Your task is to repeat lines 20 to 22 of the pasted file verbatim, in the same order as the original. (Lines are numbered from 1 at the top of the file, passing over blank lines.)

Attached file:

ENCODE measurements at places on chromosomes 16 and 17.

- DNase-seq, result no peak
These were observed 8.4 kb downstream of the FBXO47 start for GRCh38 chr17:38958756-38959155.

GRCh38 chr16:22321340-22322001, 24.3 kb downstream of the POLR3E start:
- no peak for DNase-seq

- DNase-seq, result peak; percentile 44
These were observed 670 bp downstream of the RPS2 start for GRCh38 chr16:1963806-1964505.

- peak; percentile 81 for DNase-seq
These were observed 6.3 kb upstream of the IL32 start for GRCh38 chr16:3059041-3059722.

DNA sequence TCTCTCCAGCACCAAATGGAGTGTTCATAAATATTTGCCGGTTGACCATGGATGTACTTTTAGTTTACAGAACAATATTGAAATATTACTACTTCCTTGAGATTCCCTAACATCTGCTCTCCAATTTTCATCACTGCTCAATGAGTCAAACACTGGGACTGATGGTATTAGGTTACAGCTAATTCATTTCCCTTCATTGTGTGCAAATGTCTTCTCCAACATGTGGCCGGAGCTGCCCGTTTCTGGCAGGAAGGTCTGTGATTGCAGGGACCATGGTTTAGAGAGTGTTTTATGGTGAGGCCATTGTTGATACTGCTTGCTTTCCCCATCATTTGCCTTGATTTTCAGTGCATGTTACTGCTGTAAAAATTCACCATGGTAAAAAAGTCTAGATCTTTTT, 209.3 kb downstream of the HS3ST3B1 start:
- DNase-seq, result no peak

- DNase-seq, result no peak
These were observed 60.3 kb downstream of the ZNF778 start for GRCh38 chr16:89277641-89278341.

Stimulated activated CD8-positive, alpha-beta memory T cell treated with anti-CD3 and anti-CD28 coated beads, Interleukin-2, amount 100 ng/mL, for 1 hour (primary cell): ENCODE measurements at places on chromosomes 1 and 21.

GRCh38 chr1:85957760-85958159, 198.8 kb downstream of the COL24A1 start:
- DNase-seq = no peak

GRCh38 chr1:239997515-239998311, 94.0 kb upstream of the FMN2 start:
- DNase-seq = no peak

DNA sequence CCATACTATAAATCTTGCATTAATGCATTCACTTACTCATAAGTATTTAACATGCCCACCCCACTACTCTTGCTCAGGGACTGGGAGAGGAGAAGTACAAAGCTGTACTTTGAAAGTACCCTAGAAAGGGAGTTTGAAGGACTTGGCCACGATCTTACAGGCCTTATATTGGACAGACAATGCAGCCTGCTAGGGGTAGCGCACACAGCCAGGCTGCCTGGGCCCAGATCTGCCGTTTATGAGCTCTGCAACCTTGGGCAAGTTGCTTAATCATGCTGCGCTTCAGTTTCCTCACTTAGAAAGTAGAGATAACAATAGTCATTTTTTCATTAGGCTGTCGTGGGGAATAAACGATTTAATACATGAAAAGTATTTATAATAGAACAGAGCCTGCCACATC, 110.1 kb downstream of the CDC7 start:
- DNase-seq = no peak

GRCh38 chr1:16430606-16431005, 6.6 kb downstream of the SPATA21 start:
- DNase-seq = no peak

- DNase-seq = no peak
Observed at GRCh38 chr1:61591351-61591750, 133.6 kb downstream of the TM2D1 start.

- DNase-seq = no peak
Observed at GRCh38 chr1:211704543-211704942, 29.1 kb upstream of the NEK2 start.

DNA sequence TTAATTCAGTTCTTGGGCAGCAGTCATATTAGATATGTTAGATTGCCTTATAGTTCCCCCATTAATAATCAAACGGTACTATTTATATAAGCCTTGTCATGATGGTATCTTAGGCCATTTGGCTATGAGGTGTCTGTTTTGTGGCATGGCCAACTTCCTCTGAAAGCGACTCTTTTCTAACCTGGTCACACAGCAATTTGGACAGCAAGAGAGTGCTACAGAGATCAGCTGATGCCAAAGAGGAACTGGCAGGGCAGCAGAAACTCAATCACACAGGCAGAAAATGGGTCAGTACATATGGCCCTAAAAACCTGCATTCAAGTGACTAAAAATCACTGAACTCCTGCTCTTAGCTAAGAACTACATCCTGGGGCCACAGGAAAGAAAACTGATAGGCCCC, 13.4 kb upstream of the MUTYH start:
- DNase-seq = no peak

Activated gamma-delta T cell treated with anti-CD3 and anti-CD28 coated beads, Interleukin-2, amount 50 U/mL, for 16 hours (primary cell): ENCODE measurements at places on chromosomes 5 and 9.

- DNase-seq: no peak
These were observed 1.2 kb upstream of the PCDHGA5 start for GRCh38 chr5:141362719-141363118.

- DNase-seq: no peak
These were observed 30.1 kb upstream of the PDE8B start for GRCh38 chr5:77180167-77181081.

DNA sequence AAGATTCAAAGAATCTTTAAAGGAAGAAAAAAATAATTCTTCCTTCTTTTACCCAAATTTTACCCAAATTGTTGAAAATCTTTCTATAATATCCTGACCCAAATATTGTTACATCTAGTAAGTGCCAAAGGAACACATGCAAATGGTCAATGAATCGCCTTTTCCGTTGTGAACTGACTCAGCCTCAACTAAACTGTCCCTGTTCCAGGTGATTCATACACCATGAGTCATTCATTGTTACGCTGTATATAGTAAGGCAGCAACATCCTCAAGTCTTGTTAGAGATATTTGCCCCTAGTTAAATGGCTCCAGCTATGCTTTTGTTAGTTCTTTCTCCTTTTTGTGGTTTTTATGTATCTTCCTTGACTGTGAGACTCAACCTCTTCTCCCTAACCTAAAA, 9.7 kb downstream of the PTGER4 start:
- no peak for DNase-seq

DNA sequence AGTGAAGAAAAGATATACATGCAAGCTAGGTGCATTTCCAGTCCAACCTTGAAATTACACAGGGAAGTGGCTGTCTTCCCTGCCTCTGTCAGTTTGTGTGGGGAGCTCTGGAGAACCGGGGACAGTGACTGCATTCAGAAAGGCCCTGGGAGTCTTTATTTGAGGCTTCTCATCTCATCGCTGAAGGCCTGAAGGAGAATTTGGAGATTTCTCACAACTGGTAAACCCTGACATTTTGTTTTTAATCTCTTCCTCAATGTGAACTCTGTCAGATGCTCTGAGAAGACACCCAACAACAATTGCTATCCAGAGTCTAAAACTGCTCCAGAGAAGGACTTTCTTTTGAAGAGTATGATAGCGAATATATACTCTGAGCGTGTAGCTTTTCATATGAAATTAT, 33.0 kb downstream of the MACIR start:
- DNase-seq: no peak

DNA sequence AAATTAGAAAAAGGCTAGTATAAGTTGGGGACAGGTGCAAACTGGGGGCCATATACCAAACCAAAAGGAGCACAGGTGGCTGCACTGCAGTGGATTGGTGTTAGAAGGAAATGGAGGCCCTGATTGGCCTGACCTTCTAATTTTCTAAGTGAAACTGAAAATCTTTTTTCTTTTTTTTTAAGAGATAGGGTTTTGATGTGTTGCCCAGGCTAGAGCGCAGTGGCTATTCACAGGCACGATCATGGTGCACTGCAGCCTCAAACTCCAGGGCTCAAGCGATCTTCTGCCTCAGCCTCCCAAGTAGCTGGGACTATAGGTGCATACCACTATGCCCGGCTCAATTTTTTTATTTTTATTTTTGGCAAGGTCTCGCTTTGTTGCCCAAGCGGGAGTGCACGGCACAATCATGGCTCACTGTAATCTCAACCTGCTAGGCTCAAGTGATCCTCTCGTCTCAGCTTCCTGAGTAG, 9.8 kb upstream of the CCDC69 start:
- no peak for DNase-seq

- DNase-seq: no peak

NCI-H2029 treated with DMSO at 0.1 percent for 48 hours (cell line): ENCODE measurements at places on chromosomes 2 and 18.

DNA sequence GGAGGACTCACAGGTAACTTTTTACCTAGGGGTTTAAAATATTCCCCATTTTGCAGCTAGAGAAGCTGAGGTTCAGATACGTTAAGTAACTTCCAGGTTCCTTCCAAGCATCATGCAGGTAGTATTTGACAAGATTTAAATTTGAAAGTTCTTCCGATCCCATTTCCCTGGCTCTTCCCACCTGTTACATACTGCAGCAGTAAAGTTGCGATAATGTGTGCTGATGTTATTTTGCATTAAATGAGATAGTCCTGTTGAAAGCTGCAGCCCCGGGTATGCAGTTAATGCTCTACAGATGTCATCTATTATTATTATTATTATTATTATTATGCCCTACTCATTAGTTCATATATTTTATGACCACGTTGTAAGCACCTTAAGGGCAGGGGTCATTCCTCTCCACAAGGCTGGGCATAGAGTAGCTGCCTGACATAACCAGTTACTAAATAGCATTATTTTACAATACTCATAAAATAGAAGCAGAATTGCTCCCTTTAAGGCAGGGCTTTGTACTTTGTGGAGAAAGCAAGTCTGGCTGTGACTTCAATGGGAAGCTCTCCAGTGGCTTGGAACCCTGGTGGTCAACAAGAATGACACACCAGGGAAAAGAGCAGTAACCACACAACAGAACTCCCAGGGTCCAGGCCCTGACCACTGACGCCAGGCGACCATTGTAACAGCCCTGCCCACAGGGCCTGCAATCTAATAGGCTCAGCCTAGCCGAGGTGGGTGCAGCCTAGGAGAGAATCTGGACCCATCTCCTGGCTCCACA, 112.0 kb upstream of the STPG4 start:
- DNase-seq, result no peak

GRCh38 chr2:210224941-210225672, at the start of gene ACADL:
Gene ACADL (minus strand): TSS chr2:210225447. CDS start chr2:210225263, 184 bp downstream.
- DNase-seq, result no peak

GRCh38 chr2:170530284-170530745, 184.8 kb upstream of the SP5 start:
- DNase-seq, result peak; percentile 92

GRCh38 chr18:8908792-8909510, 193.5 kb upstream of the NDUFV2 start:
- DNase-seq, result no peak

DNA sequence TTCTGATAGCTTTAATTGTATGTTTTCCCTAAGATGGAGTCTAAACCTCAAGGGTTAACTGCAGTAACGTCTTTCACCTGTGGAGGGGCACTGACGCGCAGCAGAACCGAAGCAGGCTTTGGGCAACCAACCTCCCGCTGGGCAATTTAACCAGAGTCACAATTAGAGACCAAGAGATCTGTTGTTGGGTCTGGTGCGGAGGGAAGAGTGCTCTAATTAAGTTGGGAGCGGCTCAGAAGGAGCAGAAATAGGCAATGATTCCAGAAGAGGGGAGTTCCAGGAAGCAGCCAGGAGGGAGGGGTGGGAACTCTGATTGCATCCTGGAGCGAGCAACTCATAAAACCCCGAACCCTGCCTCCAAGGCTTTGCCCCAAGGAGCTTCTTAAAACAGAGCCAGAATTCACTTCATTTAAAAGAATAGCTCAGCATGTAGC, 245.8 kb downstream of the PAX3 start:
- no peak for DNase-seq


- DNase-seq = no peak

GRCh38 chr1:16430606-16431005, 6.6 kb downstream of the SPATA21 start:
- DNase-seq = no peak